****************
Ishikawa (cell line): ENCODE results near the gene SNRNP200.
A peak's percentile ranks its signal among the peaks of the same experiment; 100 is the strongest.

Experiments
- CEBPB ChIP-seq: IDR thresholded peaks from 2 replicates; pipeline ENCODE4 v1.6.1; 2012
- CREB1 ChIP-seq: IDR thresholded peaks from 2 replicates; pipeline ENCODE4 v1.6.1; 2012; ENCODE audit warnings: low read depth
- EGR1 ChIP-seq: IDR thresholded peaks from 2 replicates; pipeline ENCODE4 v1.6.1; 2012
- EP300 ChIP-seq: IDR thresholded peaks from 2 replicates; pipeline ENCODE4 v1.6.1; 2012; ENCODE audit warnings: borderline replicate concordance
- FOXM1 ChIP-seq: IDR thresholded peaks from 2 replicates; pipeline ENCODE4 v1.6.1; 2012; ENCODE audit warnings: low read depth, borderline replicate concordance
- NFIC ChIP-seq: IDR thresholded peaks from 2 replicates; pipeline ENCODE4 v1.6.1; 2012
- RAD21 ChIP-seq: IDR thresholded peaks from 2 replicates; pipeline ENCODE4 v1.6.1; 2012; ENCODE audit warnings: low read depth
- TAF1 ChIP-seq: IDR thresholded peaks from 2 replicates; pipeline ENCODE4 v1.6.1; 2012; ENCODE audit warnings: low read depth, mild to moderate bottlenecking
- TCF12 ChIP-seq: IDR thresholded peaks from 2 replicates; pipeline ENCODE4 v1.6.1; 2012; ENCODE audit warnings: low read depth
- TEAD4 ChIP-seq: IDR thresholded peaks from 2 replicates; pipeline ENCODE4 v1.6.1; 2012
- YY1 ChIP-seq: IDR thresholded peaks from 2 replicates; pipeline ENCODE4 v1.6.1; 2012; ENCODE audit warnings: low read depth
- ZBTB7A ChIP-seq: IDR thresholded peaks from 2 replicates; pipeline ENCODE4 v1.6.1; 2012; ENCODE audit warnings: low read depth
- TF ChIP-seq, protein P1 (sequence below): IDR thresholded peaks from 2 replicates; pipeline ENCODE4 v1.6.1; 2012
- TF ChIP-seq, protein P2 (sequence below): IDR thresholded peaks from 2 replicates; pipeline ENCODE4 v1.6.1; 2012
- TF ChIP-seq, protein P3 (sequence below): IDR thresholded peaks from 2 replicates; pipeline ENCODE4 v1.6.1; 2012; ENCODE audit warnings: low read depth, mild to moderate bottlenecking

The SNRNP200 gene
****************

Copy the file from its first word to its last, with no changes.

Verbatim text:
Ishikawa (cell line): ENCODE results near the gene SNRNP200.
A peak's percentile ranks its signal among the peaks of the same experiment; 100 is the strongest.

Experiments
- CEBPB ChIP-seq: IDR thresholded peaks from 2 replicates; pipeline ENCODE4 v1.6.1; 2012
- CREB1 ChIP-seq: IDR thresholded peaks from 2 replicates; pipeline ENCODE4 v1.6.1; 2012; ENCODE audit warnings: low read depth
- EGR1 ChIP-seq: IDR thresholded peaks from 2 replicates; pipeline ENCODE4 v1.6.1; 2012
- EP300 ChIP-seq: IDR thresholded peaks from 2 replicates; pipeline ENCODE4 v1.6.1; 2012; ENCODE audit warnings: borderline replicate concordance
- FOXM1 ChIP-seq: IDR thresholded peaks from 2 replicates; pipeline ENCODE4 v1.6.1; 2012; ENCODE audit warnings: low read depth, borderline replicate concordance
- NFIC ChIP-seq: IDR thresholded peaks from 2 replicates; pipeline ENCODE4 v1.6.1; 2012
- RAD21 ChIP-seq: IDR thresholded peaks from 2 replicates; pipeline ENCODE4 v1.6.1; 2012; ENCODE audit warnings: low read depth
- TAF1 ChIP-seq: IDR thresholded peaks from 2 replicates; pipeline ENCODE4 v1.6.1; 2012; ENCODE audit warnings: low read depth, mild to moderate bottlenecking
- TCF12 ChIP-seq: IDR thresholded peaks from 2 replicates; pipeline ENCODE4 v1.6.1; 2012; ENCODE audit warnings: low read depth
- TEAD4 ChIP-seq: IDR thresholded peaks from 2 replicates; pipeline ENCODE4 v1.6.1; 2012
- YY1 ChIP-seq: IDR thresholded peaks from 2 replicates; pipeline ENCODE4 v1.6.1; 2012; ENCODE audit warnings: low read depth
- ZBTB7A ChIP-seq: IDR thresholded peaks from 2 replicates; pipeline ENCODE4 v1.6.1; 2012; ENCODE audit warnings: low read depth
- TF ChIP-seq, protein P1 (sequence below): IDR thresholded peaks from 2 replicates; pipeline ENCODE4 v1.6.1; 2012
- TF ChIP-seq, protein P2 (sequence below): IDR thresholded peaks from 2 replicates; pipeline ENCODE4 v1.6.1; 2012
- TF ChIP-seq, protein P3 (sequence below): IDR thresholded peaks from 2 replicates; pipeline ENCODE4 v1.6.1; 2012; ENCODE audit warnings: low read depth, mild to moderate bottlenecking

The SNRNP200 gene